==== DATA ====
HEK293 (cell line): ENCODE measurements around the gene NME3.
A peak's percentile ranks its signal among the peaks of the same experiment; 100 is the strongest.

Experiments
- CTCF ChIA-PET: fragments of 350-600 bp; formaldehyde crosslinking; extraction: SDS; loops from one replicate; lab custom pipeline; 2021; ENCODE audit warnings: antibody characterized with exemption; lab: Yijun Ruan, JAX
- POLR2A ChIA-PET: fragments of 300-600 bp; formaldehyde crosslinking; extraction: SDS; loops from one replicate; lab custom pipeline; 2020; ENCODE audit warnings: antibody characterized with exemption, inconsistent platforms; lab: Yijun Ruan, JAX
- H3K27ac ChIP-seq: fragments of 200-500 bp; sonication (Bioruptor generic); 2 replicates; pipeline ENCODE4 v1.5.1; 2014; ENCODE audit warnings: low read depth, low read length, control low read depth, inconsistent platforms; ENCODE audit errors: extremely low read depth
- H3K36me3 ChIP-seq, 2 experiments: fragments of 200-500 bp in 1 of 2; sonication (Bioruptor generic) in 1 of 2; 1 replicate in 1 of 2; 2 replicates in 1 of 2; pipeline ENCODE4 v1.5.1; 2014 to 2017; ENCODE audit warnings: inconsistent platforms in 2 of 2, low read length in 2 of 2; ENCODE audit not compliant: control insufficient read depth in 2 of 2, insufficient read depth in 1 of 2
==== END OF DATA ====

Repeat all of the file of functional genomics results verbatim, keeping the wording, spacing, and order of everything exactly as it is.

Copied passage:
HEK293 (cell line): ENCODE measurements around the gene NME3.
A peak's percentile ranks its signal among the peaks of the same experiment; 100 is the strongest.

Experiments
- CTCF ChIA-PET: fragments of 350-600 bp; formaldehyde crosslinking; extraction: SDS; loops from one replicate; lab custom pipeline; 2021; ENCODE audit warnings: antibody characterized with exemption; lab: Yijun Ruan, JAX
- POLR2A ChIA-PET: fragments of 300-600 bp; formaldehyde crosslinking; extraction: SDS; loops from one replicate; lab custom pipeline; 2020; ENCODE audit warnings: antibody characterized with exemption, inconsistent platforms; lab: Yijun Ruan, JAX
- H3K27ac ChIP-seq: fragments of 200-500 bp; sonication (Bioruptor generic); 2 replicates; pipeline ENCODE4 v1.5.1; 2014; ENCODE audit warnings: low read depth, low read length, control low read depth, inconsistent platforms; ENCODE audit errors: extremely low read depth
- H3K36me3 ChIP-seq, 2 experiments: fragments of 200-500 bp in 1 of 2; sonication (Bioruptor generic) in 1 of 2; 1 replicate in 1 of 2; 2 replicates in 1 of 2; pipeline ENCODE4 v1.5.1; 2014 to 2017; ENCODE audit warnings: inconsistent platforms in 2 of 2, low read length in 2 of 2; ENCODE audit not compliant: control insufficient read depth in 2 of 2, insufficient read depth in 1 of 2